Bürger is somewhat reductive in his description of such techniques as “recipes” and because they are not actually recipes they are instead metaphysical instruments. It also has to be added that when placed in context such techniques are fundamentally dangerous from a social perspective. From an ethical point of view one would be wary of suggesting that they be promulgated into everyday life. In order to support his Frankfurt School-inspired argument Bürger strategically omits to mention that when such “recipes” were developed by Dada and Surrealism they were accompanied by experiments with hypnosis, mad love, and drugs. The aesthetics of chance as developed by Dada and Surrealism cannot be reduced to “ recipes” because it is a fundamentally motivated by what Arthur Rimbaud referred to as a “derangement of all the senses”. Chance is athe doorway into the noumenon, the Kantian thing in itself beyond the senses, and that became the core notion informing romantic notions of genius and the sublime.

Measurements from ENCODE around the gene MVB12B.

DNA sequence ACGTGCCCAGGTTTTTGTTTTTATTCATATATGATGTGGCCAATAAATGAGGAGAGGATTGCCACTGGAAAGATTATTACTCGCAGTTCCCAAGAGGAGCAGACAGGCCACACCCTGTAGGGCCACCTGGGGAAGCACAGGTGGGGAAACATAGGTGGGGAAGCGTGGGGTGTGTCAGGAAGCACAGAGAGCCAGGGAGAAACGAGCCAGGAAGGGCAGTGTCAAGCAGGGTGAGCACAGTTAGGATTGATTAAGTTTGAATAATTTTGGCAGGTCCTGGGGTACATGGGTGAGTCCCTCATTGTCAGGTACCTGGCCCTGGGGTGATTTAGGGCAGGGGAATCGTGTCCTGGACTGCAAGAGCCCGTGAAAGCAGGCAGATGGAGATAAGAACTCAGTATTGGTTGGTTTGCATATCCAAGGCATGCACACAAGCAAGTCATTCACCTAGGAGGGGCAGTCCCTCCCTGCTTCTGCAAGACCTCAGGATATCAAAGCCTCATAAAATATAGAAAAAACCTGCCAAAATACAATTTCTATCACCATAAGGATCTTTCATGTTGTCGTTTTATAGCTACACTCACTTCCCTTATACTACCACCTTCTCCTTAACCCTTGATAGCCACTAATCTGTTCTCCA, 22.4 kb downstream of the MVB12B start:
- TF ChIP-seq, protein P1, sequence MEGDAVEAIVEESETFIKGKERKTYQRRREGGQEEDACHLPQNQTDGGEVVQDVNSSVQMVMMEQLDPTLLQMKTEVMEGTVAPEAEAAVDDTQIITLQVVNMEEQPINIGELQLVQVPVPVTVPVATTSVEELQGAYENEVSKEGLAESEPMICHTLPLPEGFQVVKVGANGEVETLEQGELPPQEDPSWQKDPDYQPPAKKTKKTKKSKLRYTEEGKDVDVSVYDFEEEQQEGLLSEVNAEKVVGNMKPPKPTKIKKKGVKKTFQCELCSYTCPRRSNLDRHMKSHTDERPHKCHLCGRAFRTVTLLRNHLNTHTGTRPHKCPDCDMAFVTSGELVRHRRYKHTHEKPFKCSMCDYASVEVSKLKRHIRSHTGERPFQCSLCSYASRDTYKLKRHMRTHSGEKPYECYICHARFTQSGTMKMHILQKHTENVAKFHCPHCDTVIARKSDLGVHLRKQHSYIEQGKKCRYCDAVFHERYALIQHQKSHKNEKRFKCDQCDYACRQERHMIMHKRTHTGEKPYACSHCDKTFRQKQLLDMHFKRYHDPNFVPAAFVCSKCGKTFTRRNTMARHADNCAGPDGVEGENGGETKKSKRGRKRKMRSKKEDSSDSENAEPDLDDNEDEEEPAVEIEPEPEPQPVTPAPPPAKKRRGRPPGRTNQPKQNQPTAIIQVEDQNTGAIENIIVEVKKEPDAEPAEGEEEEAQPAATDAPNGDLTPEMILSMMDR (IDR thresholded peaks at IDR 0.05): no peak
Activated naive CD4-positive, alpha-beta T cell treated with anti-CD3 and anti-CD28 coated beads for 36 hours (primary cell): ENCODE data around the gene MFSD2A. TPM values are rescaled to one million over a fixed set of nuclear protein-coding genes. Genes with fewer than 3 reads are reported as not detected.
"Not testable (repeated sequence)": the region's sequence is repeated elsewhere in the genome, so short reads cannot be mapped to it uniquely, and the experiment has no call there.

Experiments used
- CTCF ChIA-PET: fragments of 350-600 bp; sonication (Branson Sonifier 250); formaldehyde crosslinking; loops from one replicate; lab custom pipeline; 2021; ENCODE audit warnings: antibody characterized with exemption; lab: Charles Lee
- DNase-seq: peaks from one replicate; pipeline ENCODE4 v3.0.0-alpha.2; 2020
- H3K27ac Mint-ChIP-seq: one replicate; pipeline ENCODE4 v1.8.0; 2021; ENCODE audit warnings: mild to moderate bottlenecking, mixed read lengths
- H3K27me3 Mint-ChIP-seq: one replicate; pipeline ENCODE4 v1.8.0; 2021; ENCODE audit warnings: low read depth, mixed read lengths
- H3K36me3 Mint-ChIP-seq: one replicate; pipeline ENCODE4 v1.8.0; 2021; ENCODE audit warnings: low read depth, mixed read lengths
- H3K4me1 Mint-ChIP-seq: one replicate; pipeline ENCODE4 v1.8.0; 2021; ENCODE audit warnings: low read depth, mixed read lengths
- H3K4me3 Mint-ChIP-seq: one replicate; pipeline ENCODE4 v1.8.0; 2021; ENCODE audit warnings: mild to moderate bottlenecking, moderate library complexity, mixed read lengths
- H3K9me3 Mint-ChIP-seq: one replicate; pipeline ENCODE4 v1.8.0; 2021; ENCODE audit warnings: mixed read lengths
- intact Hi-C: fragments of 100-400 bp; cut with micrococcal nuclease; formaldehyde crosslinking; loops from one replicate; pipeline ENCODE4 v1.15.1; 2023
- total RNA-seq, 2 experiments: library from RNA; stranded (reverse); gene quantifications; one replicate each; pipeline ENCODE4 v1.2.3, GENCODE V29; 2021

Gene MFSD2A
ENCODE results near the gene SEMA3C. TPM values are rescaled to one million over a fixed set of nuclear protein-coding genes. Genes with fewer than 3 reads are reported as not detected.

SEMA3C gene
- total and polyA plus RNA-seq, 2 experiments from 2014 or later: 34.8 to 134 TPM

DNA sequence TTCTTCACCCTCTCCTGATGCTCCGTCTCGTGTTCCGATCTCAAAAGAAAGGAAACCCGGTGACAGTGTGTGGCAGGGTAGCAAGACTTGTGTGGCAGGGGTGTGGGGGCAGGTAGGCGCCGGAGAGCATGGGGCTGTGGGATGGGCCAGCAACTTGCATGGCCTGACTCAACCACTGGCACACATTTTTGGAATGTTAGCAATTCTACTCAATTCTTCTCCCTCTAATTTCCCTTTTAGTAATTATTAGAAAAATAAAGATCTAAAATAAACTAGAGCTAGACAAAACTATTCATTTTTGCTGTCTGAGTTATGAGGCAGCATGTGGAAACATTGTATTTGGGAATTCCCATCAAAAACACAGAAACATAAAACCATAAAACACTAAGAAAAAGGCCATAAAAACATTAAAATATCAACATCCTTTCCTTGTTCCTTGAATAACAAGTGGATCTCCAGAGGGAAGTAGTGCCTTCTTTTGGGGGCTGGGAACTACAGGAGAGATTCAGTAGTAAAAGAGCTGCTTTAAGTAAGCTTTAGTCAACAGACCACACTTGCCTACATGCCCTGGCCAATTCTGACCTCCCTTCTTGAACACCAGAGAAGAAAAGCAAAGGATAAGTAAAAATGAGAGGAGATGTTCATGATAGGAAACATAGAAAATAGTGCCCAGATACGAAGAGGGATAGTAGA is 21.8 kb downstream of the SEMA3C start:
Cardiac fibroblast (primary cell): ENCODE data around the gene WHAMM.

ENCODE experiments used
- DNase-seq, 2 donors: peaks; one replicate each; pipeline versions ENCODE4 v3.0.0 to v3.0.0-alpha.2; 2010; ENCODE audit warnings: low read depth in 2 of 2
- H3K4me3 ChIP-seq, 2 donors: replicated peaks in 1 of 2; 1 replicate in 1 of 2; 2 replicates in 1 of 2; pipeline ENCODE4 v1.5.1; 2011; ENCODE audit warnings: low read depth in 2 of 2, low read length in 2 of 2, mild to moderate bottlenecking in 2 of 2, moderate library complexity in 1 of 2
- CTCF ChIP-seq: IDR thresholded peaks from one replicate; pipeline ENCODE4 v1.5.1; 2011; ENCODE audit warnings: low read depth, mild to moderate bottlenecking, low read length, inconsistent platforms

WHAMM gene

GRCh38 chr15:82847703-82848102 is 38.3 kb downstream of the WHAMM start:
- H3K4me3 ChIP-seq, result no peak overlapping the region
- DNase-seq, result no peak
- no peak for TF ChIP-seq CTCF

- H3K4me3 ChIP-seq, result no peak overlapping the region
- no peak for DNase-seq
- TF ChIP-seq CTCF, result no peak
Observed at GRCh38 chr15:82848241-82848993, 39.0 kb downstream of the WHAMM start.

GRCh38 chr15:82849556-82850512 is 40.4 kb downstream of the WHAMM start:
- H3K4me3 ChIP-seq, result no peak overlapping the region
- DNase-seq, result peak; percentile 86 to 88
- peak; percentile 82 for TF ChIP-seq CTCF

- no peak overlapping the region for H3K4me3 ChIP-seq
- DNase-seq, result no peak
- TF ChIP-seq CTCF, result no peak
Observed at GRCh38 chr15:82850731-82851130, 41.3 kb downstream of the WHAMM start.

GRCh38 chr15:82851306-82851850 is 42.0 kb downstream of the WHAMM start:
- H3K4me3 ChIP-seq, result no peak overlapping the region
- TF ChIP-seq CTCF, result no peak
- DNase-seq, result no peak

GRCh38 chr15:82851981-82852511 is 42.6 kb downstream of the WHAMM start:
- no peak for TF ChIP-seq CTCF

The conflation of vitalism and mechanism in Nietzsche’s philosophy is unsurprising. If we need any reminding of the awesome powers of natural forces we only need to consider the fact that they created the consciousness that we prize so much. Science has to pull back from vitalism and metaphysics in order to maintain an objectivity essential to its methodology. Some scientists transmute this methodological necessity into a rationalist-mechanistic philosophy. Other scientists manage to balance their methodological objectivity with a more personal belief in the spiritual forces of nature. The point I am really making is that there are two kinds of mechanism one is physical and the other is metaphysical. It is metaphysical mechanism that is the subject of transgressive aesthetics.
But even metaphysical mechanism can be accused of dehumanisation. Indeed this becomes one of the fundamental counter arguments against Nietzsche, Bataille, Deleuze and Guattari. Performative social praxis focused on human agents is replaced by a matrix of transhuman forces. But we can balance the two dimensions by arguing that one operates on a macro and the other on a micro level. Which is to say when human interactions reach a certain quantity, the quantity beyond which interpersonal communication is impossible, they cease to be “human” and become meta-human. Gesellschaft is meta-human and Gemeinschaft is human. It is not really been necessary to speak in such terms until the advent of modern mass society. What becomes interesting is that the post-Nietzschean overhuman as elaborated by Bataille projects Gesellschaft into an isomorphism with mythology and religion. And in Capitalism and Schizophrenia Deleuze and Guattari suggest an isomorphism between Gesellschaft and metaphysical mechanism.